I don’t see the harm in having them. It’s just keeping up with trends on other social platforms. I think the newer generation expects more ways to express reactions. It certainly is pretty unobtrusive, so easy to ignore for those who don’t find any value in it.
I think all the available reactions should be different ways to indicate “I like this post.” This is because, to get to these reactions, we must first click the button. The tool-tip for the heart button is “Like this post.”
With this approach, I’d know that a bunch of reaction icons means that post was liked, at a glance. I wouldn’t need to study each indvidual icon.
The Fedora Logo and❓don’t fit this pattern. They don’t mean “I like this post.”
I presume means “I have a question about this post,” but that’s better handled by posting the actual question as a reply.
I’m borderline on the Eureka.
Maybe add rocket . Maybe add eyes — meaning watching with interest.
Yeah, I definitely did not want to have downvote or negative options.
I disagree about the logo — I think it basically in this context means “yay Fedora!”. But I see your point about the question mark.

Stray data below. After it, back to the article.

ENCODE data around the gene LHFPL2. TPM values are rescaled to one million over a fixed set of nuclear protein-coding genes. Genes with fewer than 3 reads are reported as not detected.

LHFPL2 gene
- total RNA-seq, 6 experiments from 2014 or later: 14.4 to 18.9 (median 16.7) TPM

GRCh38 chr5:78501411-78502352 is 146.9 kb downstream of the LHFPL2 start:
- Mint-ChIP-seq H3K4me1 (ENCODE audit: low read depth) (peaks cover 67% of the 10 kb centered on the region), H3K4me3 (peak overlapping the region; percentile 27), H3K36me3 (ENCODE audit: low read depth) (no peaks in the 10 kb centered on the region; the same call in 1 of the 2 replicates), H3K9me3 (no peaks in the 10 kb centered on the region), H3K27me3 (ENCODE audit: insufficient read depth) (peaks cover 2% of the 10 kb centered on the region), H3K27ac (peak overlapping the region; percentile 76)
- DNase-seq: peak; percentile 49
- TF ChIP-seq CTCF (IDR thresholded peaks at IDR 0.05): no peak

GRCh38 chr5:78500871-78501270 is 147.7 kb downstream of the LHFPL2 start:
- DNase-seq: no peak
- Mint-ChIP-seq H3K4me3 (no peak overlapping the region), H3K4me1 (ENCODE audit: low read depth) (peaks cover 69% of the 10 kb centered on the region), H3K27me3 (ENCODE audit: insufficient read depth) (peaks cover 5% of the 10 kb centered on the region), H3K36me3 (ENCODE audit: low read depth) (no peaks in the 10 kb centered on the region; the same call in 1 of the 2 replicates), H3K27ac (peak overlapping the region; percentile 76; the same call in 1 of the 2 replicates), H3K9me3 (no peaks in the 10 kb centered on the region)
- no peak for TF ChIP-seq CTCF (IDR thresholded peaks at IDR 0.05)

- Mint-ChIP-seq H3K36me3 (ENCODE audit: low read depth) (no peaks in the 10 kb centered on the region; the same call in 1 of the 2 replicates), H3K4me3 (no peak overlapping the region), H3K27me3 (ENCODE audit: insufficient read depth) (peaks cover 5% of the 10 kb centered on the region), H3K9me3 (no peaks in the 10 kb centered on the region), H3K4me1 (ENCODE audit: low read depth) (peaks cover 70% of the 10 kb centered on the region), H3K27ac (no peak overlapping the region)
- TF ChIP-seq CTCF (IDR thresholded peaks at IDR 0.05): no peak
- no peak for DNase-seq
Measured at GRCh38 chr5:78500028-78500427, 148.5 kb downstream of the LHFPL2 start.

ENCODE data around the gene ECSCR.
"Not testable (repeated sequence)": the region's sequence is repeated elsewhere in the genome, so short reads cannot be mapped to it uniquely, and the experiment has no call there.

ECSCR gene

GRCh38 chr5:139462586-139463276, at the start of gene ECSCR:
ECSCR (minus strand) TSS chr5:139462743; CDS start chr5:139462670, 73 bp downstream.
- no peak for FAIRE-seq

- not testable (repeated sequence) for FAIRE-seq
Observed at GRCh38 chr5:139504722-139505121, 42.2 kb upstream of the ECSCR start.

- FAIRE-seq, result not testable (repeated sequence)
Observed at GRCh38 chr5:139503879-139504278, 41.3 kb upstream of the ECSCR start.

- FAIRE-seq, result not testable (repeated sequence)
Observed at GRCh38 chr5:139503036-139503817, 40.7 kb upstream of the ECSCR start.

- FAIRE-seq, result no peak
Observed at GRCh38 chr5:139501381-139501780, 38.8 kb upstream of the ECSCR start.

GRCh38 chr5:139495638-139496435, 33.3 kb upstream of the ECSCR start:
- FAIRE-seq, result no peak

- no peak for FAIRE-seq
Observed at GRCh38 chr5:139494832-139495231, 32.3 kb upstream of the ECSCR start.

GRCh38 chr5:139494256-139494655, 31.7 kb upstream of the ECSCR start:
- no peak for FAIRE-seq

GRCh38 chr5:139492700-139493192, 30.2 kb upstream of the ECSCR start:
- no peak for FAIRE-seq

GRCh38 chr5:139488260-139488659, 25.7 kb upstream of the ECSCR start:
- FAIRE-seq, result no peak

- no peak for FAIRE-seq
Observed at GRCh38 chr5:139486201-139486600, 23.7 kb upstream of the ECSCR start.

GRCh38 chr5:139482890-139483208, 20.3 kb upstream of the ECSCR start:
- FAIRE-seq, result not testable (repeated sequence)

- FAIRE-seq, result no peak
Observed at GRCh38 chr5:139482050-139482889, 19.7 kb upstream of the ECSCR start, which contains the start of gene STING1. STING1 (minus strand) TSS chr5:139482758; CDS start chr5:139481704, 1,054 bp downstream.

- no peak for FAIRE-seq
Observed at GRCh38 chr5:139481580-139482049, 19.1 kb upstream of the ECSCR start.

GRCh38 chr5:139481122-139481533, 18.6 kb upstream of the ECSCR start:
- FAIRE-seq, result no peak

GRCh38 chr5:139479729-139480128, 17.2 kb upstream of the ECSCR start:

It still kind of feels useful as a non-mean way to express that you’ve got questions about a topic or reply (or don’t understand it or otherwise think it’s unclear) … but maybe it’s not a good idea. What does everyone else think?
Ooh, rocket is good.
But as the parent of two Gen-Z teenagers, those eyes might mean “this post says some weird or bad thing and I am staying away from it and casting side-eye in its direction.”
@mattdm OK, I’m in for the Fedora Logo reaction now. Regarding eyes, I know github has eyes as one of the available eight reaction icons on their issues, but I may have been wrong when I guessed its meaning — perhaps it depends on the norms of the particular social network.
I don’t think it’s so much wrong as just… meanings and connotations change. I can definitely see the way those particular eyes look a little skeptical, at least as rendered in a lot of emoji sets, and maybe even changing norms. I mean, look at the use of as explained in this article. That’s what lead me to make the :classic_smiley: option here. No one can take that away from us, right? :classic_smiley: